Music and Poetry

Reading Poetry Aloud

November 26, 2004 | 15 comments
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Now that I finally have a child, one of my enjoyable activities with him is to read to him before bed. The one problem I face is not in selecting poetry I want to read, but learning how to read it properly aloud. I’ve scanned Google for some suggestions. They all tell me what I already know. Don’t put too much emotion in it (over acting). Don’t pause at the line breaks – it makes it choppy. Basically they tell me not to do the thing I can’t seem to keep from doing! Read more »

Sunday with Prophet Bob

October 18, 2004 | 15 comments
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Last night, after helping get the kids to bed, I went to a Bob Dylan concert. I’ve never been to a rock concert on a Sunday before, but I made an exception for Dylan. I’ve had to pass up seeing him on several other prior occasions because of finals, work, or because the show was on a Sunday. But I just couldn’t bring myself to miss him again. I don’t regret it. Read more »

The Priesthood of Our Lord

August 30, 2004 | 25 comments
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I speak not of the actual priesthood, but of the hymn. Number 320, set for men’s voices, is (I believe) the only hymn in the current book which is “approved” (i.e., has a notation at the bottom) for singing in rounds. Which we did today, in Sacrament Meeting. Logan Bobo led the first group. He took about a third of the priesthood; I had about two thirds for my group. (The numerical superiority of my contingent didn’t come close to hiding the fact that Logan has, by far, the best male singing voice in the ward.) I thought it... Read more »

The errand of angels is given to women

August 20, 2004 | 7 comments
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In an earlier post, Kristine mentioned the consternation felt by ward members who had to sing feminine-language hymns in a sacrament meeting. Was her experience an isolated incident? Grasshopper reports the result when his own ward sang (gasp!) As Sisters in Zion. Read more »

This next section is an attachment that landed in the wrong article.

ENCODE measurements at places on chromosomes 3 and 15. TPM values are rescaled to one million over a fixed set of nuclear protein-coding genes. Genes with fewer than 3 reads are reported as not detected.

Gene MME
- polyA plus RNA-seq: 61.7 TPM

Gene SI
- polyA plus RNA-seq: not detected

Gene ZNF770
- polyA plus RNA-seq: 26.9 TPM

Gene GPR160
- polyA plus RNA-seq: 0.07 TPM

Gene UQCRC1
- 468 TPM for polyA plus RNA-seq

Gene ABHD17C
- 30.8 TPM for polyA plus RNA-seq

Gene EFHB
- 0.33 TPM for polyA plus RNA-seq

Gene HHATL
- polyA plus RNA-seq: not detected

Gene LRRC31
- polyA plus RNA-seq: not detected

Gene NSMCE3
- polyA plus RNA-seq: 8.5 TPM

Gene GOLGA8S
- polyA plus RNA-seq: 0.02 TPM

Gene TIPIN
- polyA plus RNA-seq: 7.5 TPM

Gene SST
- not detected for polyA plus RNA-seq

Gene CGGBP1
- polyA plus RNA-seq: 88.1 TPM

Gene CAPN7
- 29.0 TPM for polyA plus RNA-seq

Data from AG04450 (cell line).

Music Notes, July 25

July 25, 2004 | 11 comments
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No history lesson today, just my favorite story about one of the hymns we’re singing. The LDS poet Emma Lou Thayne relates this story about her friend, Jan Cook, who moved from Salt Lake City to a remote part of Africa: “ work had taken them and their three small children there, and any meetings attended were in their own living room with only themselves as participants. By their third Christmas, Jan was very homesick. She confessed this to a good friend, a Mennonite; Jan told her how she missed her own people, their traditions, even snow. Her... Read more »

Music Notes, July 11

July 11, 2004 | 18 comments
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I don’t do great Sunday School lessons like Jim and Julie, but I do write short notes on the music for our ward bulletin most weeks. Mostly I shamelessly steal from Karen Lynn Davidson’s book on the hymns, but sometimes I plagiarize from other sources as well, and I occasionally have an original thought. I’m going to start posting my notes here, too, on the off chance that someone might find them interesting. Read more »

Adam-God in the Hymnal

May 18, 2004 | 11 comments
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I made an exciting discovery some time ago. It seems that Adam-God lives on in the pages of the current LDS hymnal. I write, of course, of that well-loved favorite, “Sons of Michael He Approaches,” hymn 51. Read more »

A Sunday Poem

May 16, 2004 | 5 comments